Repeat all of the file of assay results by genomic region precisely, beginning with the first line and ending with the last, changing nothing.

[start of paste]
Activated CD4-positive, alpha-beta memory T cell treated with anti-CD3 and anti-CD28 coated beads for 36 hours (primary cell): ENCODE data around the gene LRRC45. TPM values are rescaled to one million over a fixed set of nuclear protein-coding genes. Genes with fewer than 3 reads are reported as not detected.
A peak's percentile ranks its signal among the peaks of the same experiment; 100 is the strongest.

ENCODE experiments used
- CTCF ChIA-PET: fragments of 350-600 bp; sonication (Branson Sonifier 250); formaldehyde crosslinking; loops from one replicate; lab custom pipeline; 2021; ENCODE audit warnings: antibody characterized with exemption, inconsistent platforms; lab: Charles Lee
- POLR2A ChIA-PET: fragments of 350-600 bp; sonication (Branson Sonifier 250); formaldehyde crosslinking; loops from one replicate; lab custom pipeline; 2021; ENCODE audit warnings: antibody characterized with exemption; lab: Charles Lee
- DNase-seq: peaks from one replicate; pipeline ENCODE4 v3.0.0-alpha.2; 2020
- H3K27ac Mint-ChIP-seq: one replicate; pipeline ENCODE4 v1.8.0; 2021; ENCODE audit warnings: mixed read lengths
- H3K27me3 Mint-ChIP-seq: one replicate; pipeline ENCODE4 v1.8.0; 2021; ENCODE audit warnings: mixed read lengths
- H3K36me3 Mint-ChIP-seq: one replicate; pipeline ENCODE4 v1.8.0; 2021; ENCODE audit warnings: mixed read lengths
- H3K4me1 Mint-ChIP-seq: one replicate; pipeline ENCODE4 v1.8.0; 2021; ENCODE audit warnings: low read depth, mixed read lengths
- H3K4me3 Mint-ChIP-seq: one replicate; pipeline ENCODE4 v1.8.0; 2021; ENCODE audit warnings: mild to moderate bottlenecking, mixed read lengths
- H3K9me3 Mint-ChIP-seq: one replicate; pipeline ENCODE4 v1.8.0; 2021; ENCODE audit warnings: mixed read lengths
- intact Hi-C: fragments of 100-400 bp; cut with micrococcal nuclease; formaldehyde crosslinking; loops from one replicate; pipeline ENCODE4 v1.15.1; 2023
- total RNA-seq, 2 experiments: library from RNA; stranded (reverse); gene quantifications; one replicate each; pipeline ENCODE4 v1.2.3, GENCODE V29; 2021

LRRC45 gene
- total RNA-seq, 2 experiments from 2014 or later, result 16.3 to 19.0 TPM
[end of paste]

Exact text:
Activated CD4-positive, alpha-beta memory T cell treated with anti-CD3 and anti-CD28 coated beads for 36 hours (primary cell): ENCODE data around the gene LRRC45. TPM values are rescaled to one million over a fixed set of nuclear protein-coding genes. Genes with fewer than 3 reads are reported as not detected.
A peak's percentile ranks its signal among the peaks of the same experiment; 100 is the strongest.

ENCODE experiments used
- CTCF ChIA-PET: fragments of 350-600 bp; sonication (Branson Sonifier 250); formaldehyde crosslinking; loops from one replicate; lab custom pipeline; 2021; ENCODE audit warnings: antibody characterized with exemption, inconsistent platforms; lab: Charles Lee
- POLR2A ChIA-PET: fragments of 350-600 bp; sonication (Branson Sonifier 250); formaldehyde crosslinking; loops from one replicate; lab custom pipeline; 2021; ENCODE audit warnings: antibody characterized with exemption; lab: Charles Lee
- DNase-seq: peaks from one replicate; pipeline ENCODE4 v3.0.0-alpha.2; 2020
- H3K27ac Mint-ChIP-seq: one replicate; pipeline ENCODE4 v1.8.0; 2021; ENCODE audit warnings: mixed read lengths
- H3K27me3 Mint-ChIP-seq: one replicate; pipeline ENCODE4 v1.8.0; 2021; ENCODE audit warnings: mixed read lengths
- H3K36me3 Mint-ChIP-seq: one replicate; pipeline ENCODE4 v1.8.0; 2021; ENCODE audit warnings: mixed read lengths
- H3K4me1 Mint-ChIP-seq: one replicate; pipeline ENCODE4 v1.8.0; 2021; ENCODE audit warnings: low read depth, mixed read lengths
- H3K4me3 Mint-ChIP-seq: one replicate; pipeline ENCODE4 v1.8.0; 2021; ENCODE audit warnings: mild to moderate bottlenecking, mixed read lengths
- H3K9me3 Mint-ChIP-seq: one replicate; pipeline ENCODE4 v1.8.0; 2021; ENCODE audit warnings: mixed read lengths
- intact Hi-C: fragments of 100-400 bp; cut with micrococcal nuclease; formaldehyde crosslinking; loops from one replicate; pipeline ENCODE4 v1.15.1; 2023
- total RNA-seq, 2 experiments: library from RNA; stranded (reverse); gene quantifications; one replicate each; pipeline ENCODE4 v1.2.3, GENCODE V29; 2021

LRRC45 gene
- total RNA-seq, 2 experiments from 2014 or later, result 16.3 to 19.0 TPM